Index of content:
Volume 130, Issue 4, April 2011
- NONLINEAR ACOUSTICS 
130(2011); http://dx.doi.org/10.1121/1.3625236View Description Hide Description
Chirp-encoded excitation has been utilized for increased signal-to-noise ratio (SNR) in both linear and harmonic imaging. In either case, it is necessary to isolate the relevant frequency band to avoid artifacts. In contrast, the present study isolates and then combines the fundamental and the higher harmonics, treating them as a single, extended bandwidth. Pulse-inverted sum and difference signals are first used to isolate even and odd harmonics. Matched filters specific to the source geometry and the transmit signal are then separately applied to each harmonic band. Verification experiments are performed using up to the third harmonic resulting from an underwater chirp excitation. Analysis of signal peaks after scattering from a series of steel and nylon wires indicates increased compression using the extended bandwidth, as compared to well-established methods for fundamental and second harmonic chirp compression. Using third harmonic bands, a mean pulse width of 56% relative to fundamental compression and 48% relative to second harmonic compression was observed. Further optimization of the compression by altering the transmission indicated 17% additional reduction in the pulse width and a 47% increase in peak-to-sidelobe ratio. Overall, results establish the feasibility of extended bandwidth signal compression for simultaneously increasing SNR and signal resolution.
Nonlinear shear wave interaction at a frictional interface: Energy dissipation and generation of harmonics130(2011); http://dx.doi.org/10.1121/1.3628663View Description Hide Description
Analytical and numerical modeling of the nonlinear interaction of shear wave with a frictional interface is presented. The system studied is composed of two homogeneous and isotropic elastic solids, brought into frictional contact by remote normal compression. A shear wave, either time harmonic or a narrow band pulse, is incident normal to the interface and propagates through the contact. Two friction laws are considered and the influence on interface behavior is investigated: Coulomb’s law with a constant friction coefficient and a slip-weakening friction law which involves static and dynamic friction coefficients. The relationship between the nonlinear harmonics and the dissipated energy, and the dependence on the contact dynamics (friction law, sliding, and tangential stress) and on the normal contact stress are examined in detail. The analytical and numerical results indicate universal type laws for the amplitude of the higher harmonics and for the dissipated energy, properly non-dimensionalized in terms of the pre-stress, the friction coefficient and the incident amplitude. The results suggest that measurements of higher harmonics can be used to quantify friction and dissipation effects of a sliding interface.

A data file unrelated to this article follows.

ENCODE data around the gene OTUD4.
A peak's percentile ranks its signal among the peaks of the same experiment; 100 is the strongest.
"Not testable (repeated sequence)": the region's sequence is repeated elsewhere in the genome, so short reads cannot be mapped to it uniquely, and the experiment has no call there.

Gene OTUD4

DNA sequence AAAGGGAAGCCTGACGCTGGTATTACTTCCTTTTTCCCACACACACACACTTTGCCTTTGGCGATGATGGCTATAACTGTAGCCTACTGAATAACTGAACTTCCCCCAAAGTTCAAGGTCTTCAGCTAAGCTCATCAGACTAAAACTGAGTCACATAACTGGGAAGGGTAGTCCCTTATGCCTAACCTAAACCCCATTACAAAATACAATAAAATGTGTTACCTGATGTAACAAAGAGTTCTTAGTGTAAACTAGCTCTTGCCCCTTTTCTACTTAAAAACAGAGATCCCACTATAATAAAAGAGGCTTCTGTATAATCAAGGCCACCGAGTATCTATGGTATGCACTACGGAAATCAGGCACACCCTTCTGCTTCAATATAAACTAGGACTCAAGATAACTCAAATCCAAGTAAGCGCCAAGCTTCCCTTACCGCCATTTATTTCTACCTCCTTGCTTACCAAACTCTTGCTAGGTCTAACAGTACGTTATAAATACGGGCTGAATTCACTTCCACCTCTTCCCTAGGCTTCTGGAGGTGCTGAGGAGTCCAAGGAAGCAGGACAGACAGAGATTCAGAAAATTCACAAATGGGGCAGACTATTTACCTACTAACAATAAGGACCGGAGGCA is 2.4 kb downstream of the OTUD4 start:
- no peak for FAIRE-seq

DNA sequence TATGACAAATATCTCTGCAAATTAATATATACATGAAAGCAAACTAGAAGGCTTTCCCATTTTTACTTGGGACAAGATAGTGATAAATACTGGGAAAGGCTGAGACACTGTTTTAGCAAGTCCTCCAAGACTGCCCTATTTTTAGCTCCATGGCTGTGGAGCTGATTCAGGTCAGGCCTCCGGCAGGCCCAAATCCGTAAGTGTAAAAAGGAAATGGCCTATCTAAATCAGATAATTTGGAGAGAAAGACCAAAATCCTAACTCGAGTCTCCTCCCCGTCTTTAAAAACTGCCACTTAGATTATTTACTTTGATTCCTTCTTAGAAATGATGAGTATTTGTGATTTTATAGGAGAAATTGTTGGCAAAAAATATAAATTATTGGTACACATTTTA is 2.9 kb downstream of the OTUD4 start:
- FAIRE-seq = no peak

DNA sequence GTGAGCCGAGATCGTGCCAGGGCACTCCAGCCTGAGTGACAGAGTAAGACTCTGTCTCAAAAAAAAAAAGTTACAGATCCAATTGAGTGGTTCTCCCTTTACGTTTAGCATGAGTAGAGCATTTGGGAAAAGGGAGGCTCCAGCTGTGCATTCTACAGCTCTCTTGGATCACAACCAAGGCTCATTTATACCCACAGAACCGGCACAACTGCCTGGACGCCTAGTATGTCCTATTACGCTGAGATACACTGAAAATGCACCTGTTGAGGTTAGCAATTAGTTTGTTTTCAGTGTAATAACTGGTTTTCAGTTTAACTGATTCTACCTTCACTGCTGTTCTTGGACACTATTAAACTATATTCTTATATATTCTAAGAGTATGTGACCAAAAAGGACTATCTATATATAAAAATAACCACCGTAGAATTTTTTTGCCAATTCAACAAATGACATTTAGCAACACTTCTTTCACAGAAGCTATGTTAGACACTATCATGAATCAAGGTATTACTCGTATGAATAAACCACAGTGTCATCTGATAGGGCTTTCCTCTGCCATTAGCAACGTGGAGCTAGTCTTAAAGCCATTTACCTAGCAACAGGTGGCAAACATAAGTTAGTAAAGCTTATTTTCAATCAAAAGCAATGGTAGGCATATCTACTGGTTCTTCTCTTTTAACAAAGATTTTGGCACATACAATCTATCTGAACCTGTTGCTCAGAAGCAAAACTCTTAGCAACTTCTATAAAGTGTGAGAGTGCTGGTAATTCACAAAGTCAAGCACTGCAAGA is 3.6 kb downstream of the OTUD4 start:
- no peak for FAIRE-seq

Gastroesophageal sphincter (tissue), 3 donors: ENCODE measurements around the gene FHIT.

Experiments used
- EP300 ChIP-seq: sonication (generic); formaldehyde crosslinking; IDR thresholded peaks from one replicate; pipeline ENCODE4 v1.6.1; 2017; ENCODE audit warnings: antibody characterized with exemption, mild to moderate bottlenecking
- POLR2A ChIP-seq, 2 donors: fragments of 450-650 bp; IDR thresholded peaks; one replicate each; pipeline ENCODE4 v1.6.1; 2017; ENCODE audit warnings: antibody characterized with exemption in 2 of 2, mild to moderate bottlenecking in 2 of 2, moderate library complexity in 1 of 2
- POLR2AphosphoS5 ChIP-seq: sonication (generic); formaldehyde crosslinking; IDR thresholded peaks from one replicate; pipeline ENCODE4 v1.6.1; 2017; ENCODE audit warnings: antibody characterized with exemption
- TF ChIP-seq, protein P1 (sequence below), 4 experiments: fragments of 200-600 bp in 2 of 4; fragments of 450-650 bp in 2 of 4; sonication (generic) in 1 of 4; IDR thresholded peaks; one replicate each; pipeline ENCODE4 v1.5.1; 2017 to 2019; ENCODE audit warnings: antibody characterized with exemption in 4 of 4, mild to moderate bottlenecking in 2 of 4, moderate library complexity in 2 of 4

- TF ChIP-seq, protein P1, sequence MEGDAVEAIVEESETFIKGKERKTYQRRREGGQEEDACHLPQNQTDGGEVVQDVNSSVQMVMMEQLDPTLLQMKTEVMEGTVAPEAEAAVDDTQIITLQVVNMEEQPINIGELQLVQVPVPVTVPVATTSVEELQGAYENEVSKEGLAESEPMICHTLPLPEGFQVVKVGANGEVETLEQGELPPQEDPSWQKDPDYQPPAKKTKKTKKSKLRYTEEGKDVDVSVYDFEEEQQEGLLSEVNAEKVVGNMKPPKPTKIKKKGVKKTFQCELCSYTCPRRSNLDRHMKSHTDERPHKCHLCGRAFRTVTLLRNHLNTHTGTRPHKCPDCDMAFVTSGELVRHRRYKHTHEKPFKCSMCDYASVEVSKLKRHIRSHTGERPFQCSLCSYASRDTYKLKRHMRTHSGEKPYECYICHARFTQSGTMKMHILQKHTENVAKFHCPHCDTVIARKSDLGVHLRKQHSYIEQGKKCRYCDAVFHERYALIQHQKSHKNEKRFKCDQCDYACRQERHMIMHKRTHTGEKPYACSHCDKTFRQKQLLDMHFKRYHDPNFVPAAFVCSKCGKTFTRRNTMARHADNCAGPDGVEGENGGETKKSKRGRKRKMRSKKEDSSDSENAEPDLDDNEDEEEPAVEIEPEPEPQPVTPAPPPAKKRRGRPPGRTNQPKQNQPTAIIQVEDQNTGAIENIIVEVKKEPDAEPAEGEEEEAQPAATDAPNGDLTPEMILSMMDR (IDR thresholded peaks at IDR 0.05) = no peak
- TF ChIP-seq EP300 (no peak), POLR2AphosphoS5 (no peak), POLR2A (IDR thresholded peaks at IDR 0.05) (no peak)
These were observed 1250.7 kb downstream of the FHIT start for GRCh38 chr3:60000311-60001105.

130(2011); http://dx.doi.org/10.1121/1.3621714View Description Hide Description
Prediction of crack growth and fatigue life estimation of metals using linear/nonlinear acousto-ultrasound methods is an ongoing issue. It is known that by measuring nonlinear parameters, the relative accumulated fatigue damage can be evaluated. However, there is still a need to measure two crack propagation states to assess the absolute residual fatigue life. A procedure based on the measurement of a third-order acoustic nonlinear parameter is presented to assess the residual fatigue life of a metallic component without the need of a baseline. The analytical evaluation of how the cubic nonlinear-parameter evolves during crack propagation is presented by combining the Paris law to the Nazarov–Sutin crack equation. Unlike other developed models, the proposed model assumes a crack surface topology with variable geometrical parameters. Measurements of the cubic nonlinearity parameter on AA2024-T351 specimens demonstrated high sensitivity to crack propagation and excellent agreement with the predicted theoretical behavior. The advantages of using the cubic nonlinearity parameter for fatigue cracks on metals are discussed by comparing the relevant results of a quadratic nonlinear parameter. Then the methodology to estimate crack size and residual fatigue life without the need of a baseline is presented, and advantages and limitations are discussed.
Elimination of standing wave effects in ultrasound radiation force excitation in air using random carrier frequency packets130(2011); http://dx.doi.org/10.1121/1.3628336View Description Hide Description
The ultrasoundradiation force has been used for noncontact excitation of devices ranging from microcantilevers to acoustic guitars. For ultrasoundradiation force excitation, one challenge is formation of standing waves between the ultrasound transducer and the device under test. Standing waves result in constructive/destructive interference causing significant variations in the intensity of the ultrasound field. The standing-wave induced intensity variations in the radiation force can result from minor changes in the transducer position, carrier frequency, or changes in the speed of sound due to changes in ambient temperature. The current study demonstrates that by randomly varying the ultrasound carrier frequency in packets, it is possible to eliminate the negative consequences resulting from the formation of standing waves. A converging ultrasound transducer with a central frequency of 550 kHz was focused onto a brass cantilever. The 267 Hz resonance was excited with the ultrasoundradiation force with a carrier frequency that randomly varied between 525 kHz to 575 kHz in packets of 10 cycles. Because each packet had a different carrier frequency, the amplitude of standing wave artifacts was reduced by a factor of 20 compared to a constant frequency excitation of 550 kHz.